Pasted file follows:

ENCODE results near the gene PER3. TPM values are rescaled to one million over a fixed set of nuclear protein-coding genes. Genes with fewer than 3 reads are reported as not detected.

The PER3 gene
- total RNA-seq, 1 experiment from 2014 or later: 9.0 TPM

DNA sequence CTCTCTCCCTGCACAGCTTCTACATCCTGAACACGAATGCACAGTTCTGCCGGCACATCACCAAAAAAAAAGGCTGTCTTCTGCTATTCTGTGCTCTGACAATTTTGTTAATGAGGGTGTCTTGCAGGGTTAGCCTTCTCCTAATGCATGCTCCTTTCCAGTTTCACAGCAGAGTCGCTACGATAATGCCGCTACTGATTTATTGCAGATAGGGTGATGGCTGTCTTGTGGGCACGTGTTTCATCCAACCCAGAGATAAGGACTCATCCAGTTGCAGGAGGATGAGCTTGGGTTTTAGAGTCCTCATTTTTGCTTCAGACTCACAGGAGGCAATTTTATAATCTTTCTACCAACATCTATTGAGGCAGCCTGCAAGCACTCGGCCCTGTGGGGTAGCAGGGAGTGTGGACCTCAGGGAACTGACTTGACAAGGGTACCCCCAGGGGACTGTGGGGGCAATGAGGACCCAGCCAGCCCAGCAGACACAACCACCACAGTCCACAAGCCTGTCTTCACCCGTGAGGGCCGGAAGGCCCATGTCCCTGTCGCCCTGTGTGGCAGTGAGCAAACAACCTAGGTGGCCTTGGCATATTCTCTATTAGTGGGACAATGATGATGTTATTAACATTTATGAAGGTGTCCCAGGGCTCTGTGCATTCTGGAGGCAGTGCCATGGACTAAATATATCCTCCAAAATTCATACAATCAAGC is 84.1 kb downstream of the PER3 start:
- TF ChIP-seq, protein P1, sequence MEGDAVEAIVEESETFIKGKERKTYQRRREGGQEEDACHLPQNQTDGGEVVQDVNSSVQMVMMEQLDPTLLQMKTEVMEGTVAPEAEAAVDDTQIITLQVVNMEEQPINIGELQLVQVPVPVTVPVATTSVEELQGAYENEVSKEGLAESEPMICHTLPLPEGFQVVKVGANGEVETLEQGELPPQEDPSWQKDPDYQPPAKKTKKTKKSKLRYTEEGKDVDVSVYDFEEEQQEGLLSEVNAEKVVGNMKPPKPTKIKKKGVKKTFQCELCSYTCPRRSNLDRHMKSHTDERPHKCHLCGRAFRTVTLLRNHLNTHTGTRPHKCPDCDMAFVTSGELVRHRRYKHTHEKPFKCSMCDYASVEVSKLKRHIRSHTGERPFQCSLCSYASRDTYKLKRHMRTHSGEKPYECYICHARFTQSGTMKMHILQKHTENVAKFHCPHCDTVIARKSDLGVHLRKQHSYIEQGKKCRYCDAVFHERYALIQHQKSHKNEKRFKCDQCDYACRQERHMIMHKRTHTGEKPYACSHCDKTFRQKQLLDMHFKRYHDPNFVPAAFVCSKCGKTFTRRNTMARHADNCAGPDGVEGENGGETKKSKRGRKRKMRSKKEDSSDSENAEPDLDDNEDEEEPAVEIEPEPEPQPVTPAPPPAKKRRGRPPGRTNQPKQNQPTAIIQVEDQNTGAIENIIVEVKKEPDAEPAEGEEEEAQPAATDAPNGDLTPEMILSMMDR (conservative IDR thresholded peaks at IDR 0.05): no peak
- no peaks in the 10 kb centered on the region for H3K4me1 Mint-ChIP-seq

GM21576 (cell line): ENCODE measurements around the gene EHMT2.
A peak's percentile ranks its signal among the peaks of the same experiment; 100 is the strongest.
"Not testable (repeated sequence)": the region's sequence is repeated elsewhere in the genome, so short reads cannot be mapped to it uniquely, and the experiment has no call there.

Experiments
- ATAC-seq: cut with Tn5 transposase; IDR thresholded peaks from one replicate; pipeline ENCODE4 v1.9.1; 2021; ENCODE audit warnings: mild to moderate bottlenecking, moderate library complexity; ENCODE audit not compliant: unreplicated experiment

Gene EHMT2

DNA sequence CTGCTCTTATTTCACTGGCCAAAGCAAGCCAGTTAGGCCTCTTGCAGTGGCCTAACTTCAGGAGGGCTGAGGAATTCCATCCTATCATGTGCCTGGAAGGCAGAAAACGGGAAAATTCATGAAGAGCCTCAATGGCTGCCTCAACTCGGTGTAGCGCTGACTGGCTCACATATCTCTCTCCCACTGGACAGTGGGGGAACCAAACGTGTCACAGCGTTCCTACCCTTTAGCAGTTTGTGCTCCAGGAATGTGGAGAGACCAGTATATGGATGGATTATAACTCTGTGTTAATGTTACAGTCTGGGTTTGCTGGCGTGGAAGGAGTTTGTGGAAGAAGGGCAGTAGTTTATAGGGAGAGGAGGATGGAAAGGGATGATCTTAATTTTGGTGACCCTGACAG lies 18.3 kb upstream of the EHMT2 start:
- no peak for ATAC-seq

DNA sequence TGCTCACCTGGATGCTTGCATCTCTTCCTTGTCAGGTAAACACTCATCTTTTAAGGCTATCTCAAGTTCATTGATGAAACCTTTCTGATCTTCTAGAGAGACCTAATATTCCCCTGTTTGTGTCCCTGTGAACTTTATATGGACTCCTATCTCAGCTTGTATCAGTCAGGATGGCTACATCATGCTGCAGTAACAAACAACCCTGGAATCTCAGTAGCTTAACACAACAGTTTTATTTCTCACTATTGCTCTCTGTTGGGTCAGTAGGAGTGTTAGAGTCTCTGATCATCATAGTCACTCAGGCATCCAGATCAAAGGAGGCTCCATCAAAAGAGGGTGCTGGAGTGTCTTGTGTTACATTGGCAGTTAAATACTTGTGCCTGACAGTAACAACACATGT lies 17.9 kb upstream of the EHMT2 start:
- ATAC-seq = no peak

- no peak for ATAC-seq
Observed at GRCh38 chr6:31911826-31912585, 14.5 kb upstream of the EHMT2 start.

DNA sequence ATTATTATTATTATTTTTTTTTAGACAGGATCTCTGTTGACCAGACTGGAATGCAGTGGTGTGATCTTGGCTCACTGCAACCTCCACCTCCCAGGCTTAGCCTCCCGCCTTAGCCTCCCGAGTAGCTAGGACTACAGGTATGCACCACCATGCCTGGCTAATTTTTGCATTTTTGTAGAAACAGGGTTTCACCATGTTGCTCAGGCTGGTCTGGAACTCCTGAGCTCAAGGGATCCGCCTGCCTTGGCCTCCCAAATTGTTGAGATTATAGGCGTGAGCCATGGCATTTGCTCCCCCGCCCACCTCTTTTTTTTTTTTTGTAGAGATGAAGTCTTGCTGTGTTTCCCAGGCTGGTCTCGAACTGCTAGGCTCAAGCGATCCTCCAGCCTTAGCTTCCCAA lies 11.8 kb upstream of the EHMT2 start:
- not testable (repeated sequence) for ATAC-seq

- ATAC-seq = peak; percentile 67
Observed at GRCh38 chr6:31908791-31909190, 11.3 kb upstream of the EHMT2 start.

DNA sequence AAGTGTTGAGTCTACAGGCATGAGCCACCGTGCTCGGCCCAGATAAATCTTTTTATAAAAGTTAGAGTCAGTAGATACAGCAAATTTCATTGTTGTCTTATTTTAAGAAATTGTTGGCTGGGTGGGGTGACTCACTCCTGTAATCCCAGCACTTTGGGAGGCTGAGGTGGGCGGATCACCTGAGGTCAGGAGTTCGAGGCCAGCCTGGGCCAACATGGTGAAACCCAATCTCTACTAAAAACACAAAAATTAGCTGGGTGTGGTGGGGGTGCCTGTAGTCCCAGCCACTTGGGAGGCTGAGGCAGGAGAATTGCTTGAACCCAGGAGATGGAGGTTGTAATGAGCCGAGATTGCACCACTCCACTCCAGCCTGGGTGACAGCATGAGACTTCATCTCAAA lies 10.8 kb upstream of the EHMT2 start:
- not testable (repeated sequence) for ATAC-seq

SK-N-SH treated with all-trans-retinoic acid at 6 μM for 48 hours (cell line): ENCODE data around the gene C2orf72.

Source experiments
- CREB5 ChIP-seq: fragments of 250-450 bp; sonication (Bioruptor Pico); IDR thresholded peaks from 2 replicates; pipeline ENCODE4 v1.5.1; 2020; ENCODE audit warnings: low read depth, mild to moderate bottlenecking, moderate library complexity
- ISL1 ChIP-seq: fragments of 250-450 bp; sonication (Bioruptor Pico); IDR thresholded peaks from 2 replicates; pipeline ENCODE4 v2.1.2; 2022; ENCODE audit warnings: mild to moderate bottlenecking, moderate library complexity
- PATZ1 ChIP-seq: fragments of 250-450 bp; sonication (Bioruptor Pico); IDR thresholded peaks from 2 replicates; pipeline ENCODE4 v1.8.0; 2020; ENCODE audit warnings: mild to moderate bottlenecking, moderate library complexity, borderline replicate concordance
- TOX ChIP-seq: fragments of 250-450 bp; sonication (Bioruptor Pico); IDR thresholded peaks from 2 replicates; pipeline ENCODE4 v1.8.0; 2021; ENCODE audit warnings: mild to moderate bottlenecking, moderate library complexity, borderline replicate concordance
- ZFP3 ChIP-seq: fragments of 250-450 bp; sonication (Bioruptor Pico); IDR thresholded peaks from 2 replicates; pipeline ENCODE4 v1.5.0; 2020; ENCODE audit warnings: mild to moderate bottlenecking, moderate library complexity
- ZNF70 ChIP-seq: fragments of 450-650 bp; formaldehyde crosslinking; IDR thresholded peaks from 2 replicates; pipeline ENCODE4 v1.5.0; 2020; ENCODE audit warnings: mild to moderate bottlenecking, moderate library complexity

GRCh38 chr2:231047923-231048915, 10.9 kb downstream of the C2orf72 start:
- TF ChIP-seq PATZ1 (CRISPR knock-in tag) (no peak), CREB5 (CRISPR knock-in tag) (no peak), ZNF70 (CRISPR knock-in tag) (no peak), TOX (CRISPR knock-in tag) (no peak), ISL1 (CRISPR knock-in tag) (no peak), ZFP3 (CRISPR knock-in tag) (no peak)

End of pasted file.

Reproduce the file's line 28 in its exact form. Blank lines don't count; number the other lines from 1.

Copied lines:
- ISL1 ChIP-seq: fragments of 250-450 bp; sonication (Bioruptor Pico); IDR thresholded peaks from 2 replicates; pipeline ENCODE4 v2.1.2; 2022; ENCODE audit warnings: mild to moderate bottlenecking, moderate library complexity